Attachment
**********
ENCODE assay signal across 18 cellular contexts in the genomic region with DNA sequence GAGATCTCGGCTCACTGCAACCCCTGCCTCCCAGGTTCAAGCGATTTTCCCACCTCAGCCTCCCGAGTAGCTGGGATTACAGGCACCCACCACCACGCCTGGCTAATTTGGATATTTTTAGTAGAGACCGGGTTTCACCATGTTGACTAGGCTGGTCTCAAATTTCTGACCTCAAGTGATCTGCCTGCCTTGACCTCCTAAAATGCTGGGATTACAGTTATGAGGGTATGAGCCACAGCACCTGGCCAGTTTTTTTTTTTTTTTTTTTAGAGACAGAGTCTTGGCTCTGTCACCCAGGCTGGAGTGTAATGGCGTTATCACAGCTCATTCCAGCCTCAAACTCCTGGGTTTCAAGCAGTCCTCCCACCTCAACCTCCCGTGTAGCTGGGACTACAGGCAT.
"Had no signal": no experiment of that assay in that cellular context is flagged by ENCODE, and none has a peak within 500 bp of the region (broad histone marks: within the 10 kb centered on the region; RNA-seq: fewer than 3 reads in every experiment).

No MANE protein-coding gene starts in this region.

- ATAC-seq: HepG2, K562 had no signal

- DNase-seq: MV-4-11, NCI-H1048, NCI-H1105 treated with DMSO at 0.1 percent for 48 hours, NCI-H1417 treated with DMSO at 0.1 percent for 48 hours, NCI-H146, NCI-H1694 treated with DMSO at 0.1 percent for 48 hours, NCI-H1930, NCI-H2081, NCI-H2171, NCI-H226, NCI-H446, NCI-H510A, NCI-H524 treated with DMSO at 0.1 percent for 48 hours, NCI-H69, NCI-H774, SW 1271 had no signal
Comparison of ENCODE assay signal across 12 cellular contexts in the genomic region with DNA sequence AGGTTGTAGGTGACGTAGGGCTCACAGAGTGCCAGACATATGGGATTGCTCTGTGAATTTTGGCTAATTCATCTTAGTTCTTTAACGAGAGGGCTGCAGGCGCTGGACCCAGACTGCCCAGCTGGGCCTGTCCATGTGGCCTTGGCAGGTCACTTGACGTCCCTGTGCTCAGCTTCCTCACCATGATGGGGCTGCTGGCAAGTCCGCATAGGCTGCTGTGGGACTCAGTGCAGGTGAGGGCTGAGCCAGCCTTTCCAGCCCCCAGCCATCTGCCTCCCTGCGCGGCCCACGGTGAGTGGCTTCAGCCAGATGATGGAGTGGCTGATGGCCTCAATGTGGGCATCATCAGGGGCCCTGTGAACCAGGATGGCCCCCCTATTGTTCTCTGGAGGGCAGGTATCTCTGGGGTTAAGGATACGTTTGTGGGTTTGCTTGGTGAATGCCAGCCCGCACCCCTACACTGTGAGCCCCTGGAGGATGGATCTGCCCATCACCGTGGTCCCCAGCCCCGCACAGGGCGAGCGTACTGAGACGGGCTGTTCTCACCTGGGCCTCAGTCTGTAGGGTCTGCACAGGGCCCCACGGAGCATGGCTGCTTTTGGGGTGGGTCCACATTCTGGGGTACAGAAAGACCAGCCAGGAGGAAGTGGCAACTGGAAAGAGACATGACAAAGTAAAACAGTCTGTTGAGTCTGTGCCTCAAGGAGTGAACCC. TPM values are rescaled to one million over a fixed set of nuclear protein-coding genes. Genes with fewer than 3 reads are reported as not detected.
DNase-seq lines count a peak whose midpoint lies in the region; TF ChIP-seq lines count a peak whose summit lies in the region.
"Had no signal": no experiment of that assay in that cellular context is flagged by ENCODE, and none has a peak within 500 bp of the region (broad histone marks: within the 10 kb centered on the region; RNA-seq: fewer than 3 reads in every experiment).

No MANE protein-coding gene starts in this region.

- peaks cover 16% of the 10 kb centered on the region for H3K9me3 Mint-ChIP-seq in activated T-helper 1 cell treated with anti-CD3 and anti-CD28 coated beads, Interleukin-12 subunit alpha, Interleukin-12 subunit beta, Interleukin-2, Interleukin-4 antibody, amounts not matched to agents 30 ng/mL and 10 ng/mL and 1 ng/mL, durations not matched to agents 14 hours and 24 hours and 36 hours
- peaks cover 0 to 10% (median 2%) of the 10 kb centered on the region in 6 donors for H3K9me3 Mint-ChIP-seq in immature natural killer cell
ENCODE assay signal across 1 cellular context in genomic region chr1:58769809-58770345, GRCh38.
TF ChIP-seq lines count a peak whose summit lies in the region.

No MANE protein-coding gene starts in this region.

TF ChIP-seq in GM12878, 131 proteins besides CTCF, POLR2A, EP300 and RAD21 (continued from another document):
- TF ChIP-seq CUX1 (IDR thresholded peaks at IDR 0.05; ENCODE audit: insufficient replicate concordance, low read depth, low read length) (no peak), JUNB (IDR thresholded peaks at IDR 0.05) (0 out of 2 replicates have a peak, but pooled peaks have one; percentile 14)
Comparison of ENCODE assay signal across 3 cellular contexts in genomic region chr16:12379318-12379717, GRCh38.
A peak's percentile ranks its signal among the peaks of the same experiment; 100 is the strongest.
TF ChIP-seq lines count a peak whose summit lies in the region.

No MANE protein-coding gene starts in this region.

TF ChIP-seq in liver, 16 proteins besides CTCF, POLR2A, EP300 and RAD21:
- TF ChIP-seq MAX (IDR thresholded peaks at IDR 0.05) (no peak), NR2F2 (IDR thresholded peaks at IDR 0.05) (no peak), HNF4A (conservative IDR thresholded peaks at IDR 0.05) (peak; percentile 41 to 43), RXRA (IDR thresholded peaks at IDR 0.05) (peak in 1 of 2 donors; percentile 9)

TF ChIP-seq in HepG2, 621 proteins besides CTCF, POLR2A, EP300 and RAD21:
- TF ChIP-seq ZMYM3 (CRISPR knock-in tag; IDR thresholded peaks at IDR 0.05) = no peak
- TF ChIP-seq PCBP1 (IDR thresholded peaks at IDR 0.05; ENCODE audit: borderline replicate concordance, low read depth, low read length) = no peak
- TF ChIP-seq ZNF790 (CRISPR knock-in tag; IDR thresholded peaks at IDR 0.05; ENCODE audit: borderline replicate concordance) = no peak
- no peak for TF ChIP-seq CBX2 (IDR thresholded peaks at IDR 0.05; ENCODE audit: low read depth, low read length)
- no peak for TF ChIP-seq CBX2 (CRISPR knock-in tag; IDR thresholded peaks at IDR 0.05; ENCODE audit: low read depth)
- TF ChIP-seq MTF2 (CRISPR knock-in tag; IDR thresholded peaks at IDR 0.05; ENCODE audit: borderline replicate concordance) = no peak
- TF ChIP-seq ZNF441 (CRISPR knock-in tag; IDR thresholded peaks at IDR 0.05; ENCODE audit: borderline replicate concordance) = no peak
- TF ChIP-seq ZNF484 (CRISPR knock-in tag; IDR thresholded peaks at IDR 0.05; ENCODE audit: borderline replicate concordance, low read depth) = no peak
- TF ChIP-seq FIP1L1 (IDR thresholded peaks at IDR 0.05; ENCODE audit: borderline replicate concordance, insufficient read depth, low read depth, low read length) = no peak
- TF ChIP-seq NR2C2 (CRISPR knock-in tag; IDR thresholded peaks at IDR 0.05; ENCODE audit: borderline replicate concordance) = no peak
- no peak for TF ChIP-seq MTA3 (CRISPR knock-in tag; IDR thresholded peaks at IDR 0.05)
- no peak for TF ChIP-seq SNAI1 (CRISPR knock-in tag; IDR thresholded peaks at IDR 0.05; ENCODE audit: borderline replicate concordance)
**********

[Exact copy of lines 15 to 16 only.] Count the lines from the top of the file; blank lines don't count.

TF ChIP-seq in GM12878, 131 proteins besides CTCF, POLR2A, EP300 and RAD21 (continued from another document):
- TF ChIP-seq CUX1 (IDR thresholded peaks at IDR 0.05; ENCODE audit: insufficient replicate concordance, low read depth, low read length) (no peak), JUNB (IDR thresholded peaks at IDR 0.05) (0 out of 2 replicates have a peak, but pooled peaks have one; percentile 14)